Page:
Tuesday, August 14, 2012

DNDNext English Translation Service

Yes, WOTC, I know it's just a playtest document. But does the writing have to be this awkward? I had to read it about three times before I could begin to follow it.

In the original:

"When you are in an area of civilization, you can find and take on bounties, allowing you to legally hunt down and capture or kill the subjects of those bounties. Additionally, as a legally recognized bounty hunter, sometimes the authorities will come to you with bounty hunting needs.
When you attempt to locate the subject of your bounty, if you fail to locate that quarry yourself, you always know where to go and from whom to obtain information on that quarry’s whereabouts. Usually this comes in the form of contacts you have cultivated on past hunts.

And now in English:

"You have the right to hunt down and catch or kill people with a bounty on their heads. You can find a list of bounties in any area that offers them. The authorities may offer you more work as a bounty hunter. If your quarry gets away, you can use your network of contacts to find out where the person is hiding."

A good editor could make the rules so much easier to understand. Please hire one. She doesn't have to know anything about gaming, just about writing with clarity and concision.


  1. I dunno. If one applied that same stricture to the High Gygaxian of the 1E books, they would neither be as fun to read as they are, nor would my vocabulary be as broad as it is.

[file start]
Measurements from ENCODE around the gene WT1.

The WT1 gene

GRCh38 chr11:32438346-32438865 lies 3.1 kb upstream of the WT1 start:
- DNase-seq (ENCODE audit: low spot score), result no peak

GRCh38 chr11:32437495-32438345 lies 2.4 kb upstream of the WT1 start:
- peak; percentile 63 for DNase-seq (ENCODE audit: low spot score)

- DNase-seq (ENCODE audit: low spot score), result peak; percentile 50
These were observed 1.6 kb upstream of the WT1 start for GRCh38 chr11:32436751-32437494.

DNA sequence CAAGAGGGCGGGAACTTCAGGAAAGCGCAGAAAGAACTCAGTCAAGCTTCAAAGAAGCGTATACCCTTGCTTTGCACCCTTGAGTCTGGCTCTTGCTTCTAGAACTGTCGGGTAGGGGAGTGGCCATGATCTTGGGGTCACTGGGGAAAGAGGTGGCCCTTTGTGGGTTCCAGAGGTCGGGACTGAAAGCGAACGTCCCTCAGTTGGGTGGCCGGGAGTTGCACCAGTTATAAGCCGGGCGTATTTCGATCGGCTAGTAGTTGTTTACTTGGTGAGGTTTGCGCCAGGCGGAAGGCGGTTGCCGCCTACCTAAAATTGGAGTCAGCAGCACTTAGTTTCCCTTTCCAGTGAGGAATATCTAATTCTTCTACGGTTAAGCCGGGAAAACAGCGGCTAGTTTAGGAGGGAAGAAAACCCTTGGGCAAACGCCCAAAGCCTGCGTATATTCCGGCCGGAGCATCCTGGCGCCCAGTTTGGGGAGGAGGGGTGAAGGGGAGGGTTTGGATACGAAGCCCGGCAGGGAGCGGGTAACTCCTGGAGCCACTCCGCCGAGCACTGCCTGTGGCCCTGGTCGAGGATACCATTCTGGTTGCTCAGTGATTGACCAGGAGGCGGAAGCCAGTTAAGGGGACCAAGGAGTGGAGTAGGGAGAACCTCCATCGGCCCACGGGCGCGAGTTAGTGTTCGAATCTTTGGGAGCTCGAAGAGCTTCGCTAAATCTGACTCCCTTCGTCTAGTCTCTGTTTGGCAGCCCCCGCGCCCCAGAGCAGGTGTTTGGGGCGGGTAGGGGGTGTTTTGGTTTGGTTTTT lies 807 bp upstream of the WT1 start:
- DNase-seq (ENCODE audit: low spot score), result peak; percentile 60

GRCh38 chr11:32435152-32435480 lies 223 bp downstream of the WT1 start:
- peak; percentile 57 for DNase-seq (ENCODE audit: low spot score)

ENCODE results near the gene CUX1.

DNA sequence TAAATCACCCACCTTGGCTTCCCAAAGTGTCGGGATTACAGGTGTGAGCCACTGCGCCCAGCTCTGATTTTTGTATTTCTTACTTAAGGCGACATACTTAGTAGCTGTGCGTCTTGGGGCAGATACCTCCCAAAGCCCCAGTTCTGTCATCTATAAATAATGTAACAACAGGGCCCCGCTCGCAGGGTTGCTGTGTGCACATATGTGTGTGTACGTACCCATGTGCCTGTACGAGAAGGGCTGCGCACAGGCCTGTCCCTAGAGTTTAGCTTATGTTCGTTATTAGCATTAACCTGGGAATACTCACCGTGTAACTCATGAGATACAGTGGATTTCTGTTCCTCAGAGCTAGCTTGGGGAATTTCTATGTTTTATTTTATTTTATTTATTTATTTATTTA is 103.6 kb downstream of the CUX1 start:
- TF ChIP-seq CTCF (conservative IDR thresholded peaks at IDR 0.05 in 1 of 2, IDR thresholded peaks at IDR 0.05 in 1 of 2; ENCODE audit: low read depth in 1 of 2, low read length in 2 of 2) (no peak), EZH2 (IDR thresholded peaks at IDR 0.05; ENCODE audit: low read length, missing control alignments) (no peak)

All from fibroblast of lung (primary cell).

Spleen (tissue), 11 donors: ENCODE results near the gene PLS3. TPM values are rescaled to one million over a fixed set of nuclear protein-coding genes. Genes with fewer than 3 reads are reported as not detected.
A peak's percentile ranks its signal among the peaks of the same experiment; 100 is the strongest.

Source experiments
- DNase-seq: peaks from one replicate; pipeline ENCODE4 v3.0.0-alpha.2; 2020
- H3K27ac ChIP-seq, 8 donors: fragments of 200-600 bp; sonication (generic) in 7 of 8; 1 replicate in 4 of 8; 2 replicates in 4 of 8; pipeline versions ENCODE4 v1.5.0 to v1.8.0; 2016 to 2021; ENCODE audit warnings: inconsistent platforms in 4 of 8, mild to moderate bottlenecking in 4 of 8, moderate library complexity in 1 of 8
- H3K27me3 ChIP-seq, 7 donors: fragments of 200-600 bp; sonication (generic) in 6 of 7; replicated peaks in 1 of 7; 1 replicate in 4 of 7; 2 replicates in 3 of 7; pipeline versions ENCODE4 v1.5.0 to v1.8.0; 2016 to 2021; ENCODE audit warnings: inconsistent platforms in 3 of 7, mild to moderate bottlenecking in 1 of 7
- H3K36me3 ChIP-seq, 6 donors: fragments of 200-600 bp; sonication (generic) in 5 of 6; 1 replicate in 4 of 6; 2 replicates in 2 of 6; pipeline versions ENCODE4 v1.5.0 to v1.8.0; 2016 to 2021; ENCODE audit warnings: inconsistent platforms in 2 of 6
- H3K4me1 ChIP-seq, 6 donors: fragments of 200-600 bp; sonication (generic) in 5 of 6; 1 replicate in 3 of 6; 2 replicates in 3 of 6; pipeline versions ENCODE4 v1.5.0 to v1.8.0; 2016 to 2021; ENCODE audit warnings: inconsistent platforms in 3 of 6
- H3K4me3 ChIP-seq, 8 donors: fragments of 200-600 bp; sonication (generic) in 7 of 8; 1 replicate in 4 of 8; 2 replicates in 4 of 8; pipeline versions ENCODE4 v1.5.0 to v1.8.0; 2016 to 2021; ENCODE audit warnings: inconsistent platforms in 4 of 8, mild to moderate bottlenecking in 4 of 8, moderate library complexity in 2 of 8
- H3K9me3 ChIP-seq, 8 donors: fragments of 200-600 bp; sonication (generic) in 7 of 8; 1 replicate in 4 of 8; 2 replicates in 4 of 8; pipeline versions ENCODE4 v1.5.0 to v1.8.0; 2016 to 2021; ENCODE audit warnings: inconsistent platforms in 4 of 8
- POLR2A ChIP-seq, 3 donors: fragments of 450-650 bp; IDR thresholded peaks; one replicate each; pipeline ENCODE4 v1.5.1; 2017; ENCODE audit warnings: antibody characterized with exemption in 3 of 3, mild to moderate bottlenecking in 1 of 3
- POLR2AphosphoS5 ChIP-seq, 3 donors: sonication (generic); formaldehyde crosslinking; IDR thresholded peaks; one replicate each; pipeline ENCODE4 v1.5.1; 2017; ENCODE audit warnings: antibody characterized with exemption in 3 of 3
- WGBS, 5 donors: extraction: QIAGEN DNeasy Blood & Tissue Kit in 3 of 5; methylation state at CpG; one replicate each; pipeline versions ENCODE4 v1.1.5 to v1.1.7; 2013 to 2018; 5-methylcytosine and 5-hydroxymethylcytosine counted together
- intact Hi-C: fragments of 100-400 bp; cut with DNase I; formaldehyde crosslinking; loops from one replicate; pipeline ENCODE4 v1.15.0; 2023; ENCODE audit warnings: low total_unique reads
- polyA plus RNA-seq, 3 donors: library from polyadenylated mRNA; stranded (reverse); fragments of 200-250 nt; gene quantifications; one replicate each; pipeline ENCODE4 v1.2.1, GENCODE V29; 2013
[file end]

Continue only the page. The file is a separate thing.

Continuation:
1. I don't associate the clumsy writing in the DNDNext playtest material with Gygax's writing at all. Gary used archaic idioms and obscure words, but he still knew how to string a sentence together. Since seeing your comment, I've been reading bits of the AD&D hardcovers to see how Gygaxian it really is. Jury's still out, but it's been a fun exercise.

  2. Eh, I do think the text could use some editing, but since it's a playtest doc, I'll cut them some slack.

    IMO, there is a difference between using words beyond my pay grade (Vancian/Gygaxian words I need to look up) and just word bloat. I prefer the bloggers edit to the playtest doc.

  3. Joseph, you make a good point, however, please note that the High Gygaxian IS at least fun to read and uses a wide vocabulary. This stuff WotC puts out (and has been putting out since 3E) is simply dry, awkwardly-written, and sucks the life right out of the game book. It's intentionally written like an instruction manual with simple language, short sentences, and no personality (which Gygax's writing always had!) In the case of these rules, an editor is sorely needed, or we will be in for another boring-to-read set of rules like the last two editions.

  4. Heck, I'm just glad D&D Next is including narrative elements!